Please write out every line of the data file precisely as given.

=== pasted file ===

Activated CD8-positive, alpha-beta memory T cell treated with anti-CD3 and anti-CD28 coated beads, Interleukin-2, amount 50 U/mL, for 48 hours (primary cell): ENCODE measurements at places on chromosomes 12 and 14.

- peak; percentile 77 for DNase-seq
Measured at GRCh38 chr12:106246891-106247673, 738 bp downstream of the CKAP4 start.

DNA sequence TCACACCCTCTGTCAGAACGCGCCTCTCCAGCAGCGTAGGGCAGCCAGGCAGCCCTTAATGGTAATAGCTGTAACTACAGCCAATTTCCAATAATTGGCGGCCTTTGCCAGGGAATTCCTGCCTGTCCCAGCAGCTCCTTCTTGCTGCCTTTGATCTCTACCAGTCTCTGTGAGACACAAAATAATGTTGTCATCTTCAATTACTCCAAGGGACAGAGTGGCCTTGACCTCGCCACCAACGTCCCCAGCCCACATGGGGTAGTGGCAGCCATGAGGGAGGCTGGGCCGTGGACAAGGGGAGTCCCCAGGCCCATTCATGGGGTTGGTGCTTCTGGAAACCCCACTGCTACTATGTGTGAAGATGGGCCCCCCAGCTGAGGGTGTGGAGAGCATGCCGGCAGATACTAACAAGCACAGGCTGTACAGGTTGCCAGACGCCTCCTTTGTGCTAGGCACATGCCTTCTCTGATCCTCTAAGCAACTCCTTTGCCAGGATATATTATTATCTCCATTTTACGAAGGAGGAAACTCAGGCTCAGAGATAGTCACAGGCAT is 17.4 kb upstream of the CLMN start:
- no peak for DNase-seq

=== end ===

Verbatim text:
Activated CD8-positive, alpha-beta memory T cell treated with anti-CD3 and anti-CD28 coated beads, Interleukin-2, amount 50 U/mL, for 48 hours (primary cell): ENCODE measurements at places on chromosomes 12 and 14.

- peak; percentile 77 for DNase-seq
Measured at GRCh38 chr12:106246891-106247673, 738 bp downstream of the CKAP4 start.

DNA sequence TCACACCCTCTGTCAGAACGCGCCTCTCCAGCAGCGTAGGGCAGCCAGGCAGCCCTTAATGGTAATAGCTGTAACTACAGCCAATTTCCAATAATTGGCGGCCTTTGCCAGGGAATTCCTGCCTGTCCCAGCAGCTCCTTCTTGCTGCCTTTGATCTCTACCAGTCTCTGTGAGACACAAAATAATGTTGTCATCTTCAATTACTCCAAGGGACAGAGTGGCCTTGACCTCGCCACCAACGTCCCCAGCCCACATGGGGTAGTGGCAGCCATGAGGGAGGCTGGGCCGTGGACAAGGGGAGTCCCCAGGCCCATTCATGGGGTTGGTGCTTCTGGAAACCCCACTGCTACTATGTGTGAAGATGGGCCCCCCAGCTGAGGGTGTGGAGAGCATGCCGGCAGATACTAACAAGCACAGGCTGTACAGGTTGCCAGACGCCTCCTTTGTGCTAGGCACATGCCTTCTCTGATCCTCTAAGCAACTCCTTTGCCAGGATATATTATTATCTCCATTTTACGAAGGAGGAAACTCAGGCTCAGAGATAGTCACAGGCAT is 17.4 kb upstream of the CLMN start:
- no peak for DNase-seq